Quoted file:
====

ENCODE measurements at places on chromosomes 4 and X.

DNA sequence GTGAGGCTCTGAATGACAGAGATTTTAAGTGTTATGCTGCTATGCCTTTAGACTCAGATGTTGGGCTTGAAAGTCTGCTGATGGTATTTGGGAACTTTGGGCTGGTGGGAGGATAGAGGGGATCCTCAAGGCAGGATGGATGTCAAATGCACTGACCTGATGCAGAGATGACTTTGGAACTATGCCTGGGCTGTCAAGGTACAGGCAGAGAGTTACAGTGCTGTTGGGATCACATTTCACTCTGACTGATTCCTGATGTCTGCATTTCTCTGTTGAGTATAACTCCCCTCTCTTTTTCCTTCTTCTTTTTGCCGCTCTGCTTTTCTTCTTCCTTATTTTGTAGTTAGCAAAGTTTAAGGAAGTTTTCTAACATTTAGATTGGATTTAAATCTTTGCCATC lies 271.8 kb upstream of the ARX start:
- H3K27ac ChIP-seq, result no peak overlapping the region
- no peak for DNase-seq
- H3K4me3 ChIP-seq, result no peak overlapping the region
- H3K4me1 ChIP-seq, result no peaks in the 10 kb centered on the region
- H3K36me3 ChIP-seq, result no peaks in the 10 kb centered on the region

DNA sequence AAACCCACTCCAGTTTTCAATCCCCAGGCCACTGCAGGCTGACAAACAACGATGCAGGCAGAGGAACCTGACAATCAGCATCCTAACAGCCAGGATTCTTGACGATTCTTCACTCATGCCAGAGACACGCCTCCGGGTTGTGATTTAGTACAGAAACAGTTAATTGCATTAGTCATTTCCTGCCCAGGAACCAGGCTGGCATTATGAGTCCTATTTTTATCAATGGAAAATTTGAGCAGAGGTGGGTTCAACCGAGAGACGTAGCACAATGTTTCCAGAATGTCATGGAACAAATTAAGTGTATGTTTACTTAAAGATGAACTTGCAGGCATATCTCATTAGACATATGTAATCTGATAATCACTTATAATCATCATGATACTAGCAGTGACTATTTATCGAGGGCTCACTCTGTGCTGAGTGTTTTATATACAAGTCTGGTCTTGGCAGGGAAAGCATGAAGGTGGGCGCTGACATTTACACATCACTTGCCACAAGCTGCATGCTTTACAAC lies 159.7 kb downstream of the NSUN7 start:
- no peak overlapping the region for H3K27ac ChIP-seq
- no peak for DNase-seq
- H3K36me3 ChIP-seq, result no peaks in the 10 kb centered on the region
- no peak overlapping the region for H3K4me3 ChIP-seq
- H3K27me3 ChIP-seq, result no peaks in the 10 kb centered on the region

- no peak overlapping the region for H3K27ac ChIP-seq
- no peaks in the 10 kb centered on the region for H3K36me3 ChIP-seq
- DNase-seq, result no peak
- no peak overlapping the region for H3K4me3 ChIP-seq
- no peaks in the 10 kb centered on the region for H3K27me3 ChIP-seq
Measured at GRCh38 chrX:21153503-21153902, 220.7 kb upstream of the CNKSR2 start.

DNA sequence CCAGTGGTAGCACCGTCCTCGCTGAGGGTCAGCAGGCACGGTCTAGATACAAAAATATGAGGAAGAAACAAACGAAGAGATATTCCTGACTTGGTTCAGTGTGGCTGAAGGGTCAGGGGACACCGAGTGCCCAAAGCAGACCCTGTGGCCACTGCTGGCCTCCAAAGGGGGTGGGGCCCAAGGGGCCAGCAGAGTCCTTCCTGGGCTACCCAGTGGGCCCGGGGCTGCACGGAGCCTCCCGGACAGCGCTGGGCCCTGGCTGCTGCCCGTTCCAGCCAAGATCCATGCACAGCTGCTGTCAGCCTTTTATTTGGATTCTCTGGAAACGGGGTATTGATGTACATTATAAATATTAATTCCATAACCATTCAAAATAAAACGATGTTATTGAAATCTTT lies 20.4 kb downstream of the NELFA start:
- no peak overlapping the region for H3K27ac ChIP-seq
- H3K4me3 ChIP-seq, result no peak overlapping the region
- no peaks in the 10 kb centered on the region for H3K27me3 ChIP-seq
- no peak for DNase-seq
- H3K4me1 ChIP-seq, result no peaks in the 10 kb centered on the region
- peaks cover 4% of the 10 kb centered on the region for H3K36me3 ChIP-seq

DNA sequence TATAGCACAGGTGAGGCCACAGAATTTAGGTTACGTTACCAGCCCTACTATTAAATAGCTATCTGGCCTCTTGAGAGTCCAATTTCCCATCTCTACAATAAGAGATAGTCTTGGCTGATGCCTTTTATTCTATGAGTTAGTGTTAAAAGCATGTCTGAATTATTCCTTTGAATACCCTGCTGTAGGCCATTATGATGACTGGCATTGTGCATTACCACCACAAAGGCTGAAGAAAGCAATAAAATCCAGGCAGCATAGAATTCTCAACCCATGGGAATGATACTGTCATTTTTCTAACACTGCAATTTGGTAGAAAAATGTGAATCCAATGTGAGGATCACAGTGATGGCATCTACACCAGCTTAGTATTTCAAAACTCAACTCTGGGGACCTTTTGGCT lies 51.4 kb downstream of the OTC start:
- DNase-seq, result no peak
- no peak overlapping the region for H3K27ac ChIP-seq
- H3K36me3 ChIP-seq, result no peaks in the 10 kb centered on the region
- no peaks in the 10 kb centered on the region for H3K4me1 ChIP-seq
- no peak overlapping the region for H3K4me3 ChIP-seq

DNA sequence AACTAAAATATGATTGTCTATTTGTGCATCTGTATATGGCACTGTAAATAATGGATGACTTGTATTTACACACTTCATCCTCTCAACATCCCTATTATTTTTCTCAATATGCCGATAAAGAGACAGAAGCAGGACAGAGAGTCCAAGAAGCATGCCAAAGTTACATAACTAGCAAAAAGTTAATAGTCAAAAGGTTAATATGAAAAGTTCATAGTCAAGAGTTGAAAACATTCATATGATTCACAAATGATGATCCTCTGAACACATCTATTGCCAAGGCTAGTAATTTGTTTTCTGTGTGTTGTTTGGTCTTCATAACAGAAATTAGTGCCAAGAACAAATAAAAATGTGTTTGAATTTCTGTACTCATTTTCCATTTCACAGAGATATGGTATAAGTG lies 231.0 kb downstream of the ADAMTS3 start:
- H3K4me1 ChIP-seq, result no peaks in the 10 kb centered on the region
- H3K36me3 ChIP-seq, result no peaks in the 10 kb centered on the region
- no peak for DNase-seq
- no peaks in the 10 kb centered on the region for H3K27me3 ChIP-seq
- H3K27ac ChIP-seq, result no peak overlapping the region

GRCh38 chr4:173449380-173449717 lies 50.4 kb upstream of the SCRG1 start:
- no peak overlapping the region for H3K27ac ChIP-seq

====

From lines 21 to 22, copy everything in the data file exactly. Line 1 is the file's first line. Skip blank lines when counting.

- no peak overlapping the region for H3K27ac ChIP-seq
- H3K4me3 ChIP-seq, result no peak overlapping the region